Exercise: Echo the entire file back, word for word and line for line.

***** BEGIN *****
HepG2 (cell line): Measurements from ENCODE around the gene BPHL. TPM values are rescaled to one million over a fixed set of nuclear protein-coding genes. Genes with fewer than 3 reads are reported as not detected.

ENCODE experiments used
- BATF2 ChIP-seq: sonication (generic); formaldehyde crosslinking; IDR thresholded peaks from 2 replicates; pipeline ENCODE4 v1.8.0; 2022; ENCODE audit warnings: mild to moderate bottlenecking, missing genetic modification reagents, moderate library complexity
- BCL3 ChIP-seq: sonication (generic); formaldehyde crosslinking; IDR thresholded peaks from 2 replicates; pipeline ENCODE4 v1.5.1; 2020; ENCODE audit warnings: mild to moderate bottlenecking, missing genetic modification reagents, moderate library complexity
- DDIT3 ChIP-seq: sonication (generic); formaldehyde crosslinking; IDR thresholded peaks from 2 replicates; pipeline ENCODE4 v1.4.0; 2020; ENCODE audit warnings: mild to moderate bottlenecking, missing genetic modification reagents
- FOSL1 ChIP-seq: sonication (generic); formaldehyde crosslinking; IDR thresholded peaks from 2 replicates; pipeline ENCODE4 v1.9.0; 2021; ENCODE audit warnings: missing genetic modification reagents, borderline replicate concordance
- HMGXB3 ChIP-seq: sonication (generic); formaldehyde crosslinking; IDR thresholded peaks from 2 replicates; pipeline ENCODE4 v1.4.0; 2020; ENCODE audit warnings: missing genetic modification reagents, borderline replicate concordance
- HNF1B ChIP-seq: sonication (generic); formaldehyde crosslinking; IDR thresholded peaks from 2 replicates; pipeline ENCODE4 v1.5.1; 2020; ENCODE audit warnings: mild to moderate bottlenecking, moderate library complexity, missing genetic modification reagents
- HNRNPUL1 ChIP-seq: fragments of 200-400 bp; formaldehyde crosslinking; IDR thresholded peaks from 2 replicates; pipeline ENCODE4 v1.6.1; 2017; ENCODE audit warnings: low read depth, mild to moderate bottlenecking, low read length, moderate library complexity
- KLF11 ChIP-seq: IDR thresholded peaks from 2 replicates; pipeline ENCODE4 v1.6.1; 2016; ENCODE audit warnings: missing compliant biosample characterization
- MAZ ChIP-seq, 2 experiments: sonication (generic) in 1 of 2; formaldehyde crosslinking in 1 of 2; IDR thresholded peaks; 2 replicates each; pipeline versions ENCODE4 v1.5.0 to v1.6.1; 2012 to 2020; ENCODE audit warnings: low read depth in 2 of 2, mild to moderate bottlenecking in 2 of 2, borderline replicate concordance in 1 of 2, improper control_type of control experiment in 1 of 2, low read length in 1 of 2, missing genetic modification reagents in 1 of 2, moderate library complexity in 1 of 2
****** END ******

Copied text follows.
HepG2 (cell line): Measurements from ENCODE around the gene BPHL. TPM values are rescaled to one million over a fixed set of nuclear protein-coding genes. Genes with fewer than 3 reads are reported as not detected.

ENCODE experiments used
- BATF2 ChIP-seq: sonication (generic); formaldehyde crosslinking; IDR thresholded peaks from 2 replicates; pipeline ENCODE4 v1.8.0; 2022; ENCODE audit warnings: mild to moderate bottlenecking, missing genetic modification reagents, moderate library complexity
- BCL3 ChIP-seq: sonication (generic); formaldehyde crosslinking; IDR thresholded peaks from 2 replicates; pipeline ENCODE4 v1.5.1; 2020; ENCODE audit warnings: mild to moderate bottlenecking, missing genetic modification reagents, moderate library complexity
- DDIT3 ChIP-seq: sonication (generic); formaldehyde crosslinking; IDR thresholded peaks from 2 replicates; pipeline ENCODE4 v1.4.0; 2020; ENCODE audit warnings: mild to moderate bottlenecking, missing genetic modification reagents
- FOSL1 ChIP-seq: sonication (generic); formaldehyde crosslinking; IDR thresholded peaks from 2 replicates; pipeline ENCODE4 v1.9.0; 2021; ENCODE audit warnings: missing genetic modification reagents, borderline replicate concordance
- HMGXB3 ChIP-seq: sonication (generic); formaldehyde crosslinking; IDR thresholded peaks from 2 replicates; pipeline ENCODE4 v1.4.0; 2020; ENCODE audit warnings: missing genetic modification reagents, borderline replicate concordance
- HNF1B ChIP-seq: sonication (generic); formaldehyde crosslinking; IDR thresholded peaks from 2 replicates; pipeline ENCODE4 v1.5.1; 2020; ENCODE audit warnings: mild to moderate bottlenecking, moderate library complexity, missing genetic modification reagents
- HNRNPUL1 ChIP-seq: fragments of 200-400 bp; formaldehyde crosslinking; IDR thresholded peaks from 2 replicates; pipeline ENCODE4 v1.6.1; 2017; ENCODE audit warnings: low read depth, mild to moderate bottlenecking, low read length, moderate library complexity
- KLF11 ChIP-seq: IDR thresholded peaks from 2 replicates; pipeline ENCODE4 v1.6.1; 2016; ENCODE audit warnings: missing compliant biosample characterization
- MAZ ChIP-seq, 2 experiments: sonication (generic) in 1 of 2; formaldehyde crosslinking in 1 of 2; IDR thresholded peaks; 2 replicates each; pipeline versions ENCODE4 v1.5.0 to v1.6.1; 2012 to 2020; ENCODE audit warnings: low read depth in 2 of 2, mild to moderate bottlenecking in 2 of 2, borderline replicate concordance in 1 of 2, improper control_type of control experiment in 1 of 2, low read length in 1 of 2, missing genetic modification reagents in 1 of 2, moderate library complexity in 1 of 2